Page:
Genomic analysis driven by next-generation sequencing yields a stunning amount of data that drives biological discovery and reflects a significant commitment of resources including time and funding. Automation, process safety and quality control are critical for complex laboratory operations as major challenges abound in standardizing workflows and generating highly reproducible data. In fact, a 2016 survey conducted by journal Nature1 revealed that more than half (70%) of the 1,500 respondents had attempted but failed to reproduce another scientist’s experiments, and more than half even admitted having failed to reproduce their own experiments. While the survey looked broadly at basic scientific research, the high level of skill required of laboratory personnel in undertaking NGS experiments as well as the need for high-quality DNA and RNA samples to start with can be expected to place reliable data at an even higher premium.
Most QIAGEN customers appreciate the benefits that automated solutions bring to their laboratories, with robust and consistent assay technologies being seamlessly integrated into their workflows. The combination of consistently superior yield and quality of starting DNA and RNA combined with standardized robotics downstream ensure confidence in their results. Our automated solutions take advantage of our innovative and optimized reagent chemistries supporting diverse molecular biology applications. Explore the portfolio here and discover the power of QIAGEN automation in your laboratory.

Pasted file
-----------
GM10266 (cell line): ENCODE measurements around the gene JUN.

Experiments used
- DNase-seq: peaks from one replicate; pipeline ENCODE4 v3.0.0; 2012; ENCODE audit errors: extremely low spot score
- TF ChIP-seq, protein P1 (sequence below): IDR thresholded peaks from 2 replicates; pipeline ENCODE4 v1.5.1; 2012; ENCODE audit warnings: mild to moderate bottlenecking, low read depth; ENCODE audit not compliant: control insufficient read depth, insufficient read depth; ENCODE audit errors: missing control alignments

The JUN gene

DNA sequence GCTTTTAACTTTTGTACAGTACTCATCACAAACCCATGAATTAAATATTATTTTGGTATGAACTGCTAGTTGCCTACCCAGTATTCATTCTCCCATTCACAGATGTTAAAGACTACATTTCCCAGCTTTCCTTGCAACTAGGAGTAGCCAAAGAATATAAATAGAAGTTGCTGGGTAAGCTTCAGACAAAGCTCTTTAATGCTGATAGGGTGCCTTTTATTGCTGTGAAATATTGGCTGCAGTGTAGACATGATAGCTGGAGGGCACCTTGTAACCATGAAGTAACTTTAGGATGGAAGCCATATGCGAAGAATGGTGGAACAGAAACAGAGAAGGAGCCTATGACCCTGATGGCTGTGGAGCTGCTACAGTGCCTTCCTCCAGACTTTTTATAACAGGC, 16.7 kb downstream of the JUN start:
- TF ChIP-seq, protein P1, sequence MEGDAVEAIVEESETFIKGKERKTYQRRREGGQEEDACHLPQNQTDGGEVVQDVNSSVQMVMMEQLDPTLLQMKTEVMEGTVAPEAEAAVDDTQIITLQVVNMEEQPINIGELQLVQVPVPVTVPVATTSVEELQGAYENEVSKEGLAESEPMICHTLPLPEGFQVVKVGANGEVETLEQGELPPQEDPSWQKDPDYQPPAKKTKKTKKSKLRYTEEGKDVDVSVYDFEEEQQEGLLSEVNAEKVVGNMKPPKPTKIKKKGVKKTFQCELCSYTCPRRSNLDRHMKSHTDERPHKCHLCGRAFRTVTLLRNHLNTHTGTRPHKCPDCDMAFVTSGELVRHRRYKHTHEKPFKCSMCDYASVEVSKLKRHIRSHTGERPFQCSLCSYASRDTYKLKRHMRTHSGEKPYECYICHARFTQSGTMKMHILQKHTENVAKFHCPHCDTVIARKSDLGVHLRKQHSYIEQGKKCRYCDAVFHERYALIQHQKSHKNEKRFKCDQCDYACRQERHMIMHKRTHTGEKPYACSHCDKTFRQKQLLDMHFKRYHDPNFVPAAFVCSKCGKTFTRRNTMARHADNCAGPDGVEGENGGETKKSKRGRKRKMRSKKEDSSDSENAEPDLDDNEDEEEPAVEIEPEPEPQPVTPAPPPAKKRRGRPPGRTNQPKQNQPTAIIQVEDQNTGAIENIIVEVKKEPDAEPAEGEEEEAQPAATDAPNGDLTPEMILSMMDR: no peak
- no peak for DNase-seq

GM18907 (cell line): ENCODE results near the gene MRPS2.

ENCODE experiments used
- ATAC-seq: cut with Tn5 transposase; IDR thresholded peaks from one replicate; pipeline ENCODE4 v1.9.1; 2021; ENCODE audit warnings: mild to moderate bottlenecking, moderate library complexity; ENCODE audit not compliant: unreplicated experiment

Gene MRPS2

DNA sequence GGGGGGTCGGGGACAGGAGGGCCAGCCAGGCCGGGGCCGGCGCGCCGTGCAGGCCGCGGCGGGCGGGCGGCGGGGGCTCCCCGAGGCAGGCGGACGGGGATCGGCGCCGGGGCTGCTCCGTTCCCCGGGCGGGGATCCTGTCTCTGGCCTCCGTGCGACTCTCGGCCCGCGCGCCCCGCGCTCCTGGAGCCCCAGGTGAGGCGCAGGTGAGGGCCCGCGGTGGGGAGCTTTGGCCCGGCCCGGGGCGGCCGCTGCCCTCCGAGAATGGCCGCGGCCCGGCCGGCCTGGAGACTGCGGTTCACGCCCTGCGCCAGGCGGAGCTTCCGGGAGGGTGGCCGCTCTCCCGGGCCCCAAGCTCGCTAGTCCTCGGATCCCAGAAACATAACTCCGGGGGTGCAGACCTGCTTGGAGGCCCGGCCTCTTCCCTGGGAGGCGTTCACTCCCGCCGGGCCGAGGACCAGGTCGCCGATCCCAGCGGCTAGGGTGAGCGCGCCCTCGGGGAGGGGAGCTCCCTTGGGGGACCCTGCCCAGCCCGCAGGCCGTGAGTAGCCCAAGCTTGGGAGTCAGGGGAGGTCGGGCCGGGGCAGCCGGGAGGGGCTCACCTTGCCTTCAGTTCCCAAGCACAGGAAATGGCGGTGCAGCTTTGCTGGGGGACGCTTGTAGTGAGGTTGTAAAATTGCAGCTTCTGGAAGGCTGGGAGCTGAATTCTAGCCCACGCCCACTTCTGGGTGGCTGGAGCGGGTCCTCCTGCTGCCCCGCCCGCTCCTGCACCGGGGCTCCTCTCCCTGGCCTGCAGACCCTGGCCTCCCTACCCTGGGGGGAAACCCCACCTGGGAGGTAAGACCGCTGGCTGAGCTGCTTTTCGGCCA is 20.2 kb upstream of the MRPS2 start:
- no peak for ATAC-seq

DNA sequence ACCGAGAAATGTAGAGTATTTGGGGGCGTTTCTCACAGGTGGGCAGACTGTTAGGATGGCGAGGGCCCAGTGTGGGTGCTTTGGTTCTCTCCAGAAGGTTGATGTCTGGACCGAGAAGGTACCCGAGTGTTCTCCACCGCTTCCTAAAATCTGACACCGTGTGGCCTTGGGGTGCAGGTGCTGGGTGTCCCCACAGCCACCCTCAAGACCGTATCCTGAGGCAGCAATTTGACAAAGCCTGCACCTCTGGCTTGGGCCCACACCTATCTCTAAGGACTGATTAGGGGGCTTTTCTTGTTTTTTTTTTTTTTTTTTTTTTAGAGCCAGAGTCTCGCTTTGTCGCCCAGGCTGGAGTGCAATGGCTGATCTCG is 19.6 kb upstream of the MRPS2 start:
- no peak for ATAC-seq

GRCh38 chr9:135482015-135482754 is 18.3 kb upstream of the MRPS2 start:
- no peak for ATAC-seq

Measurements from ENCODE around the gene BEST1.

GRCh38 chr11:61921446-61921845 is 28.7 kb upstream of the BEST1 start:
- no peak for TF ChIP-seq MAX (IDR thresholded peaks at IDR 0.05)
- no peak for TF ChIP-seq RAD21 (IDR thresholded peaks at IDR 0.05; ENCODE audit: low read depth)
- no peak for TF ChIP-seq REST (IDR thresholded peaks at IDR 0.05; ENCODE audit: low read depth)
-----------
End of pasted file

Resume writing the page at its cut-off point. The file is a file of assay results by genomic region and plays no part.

Our commitment to quality doesn’t end with the installation of your instrumentation, and in fact is just the beginning. We offer a variety of service and preventive maintenance programs to ensure your confidence and peace of mind are carried forward throughout the ownership experience. In addition to stabilizing costs and budgets, our service plans provide prioritized dispatch, guaranteed response times, and full repair coverage for parts and labor. Now is a great time to add service plans for your instruments, so click here to watch the video and learn more.
- 1. Baker, M. (2016) 1500 scientists lift the lid on reproducibility. Nature 533: 452–454.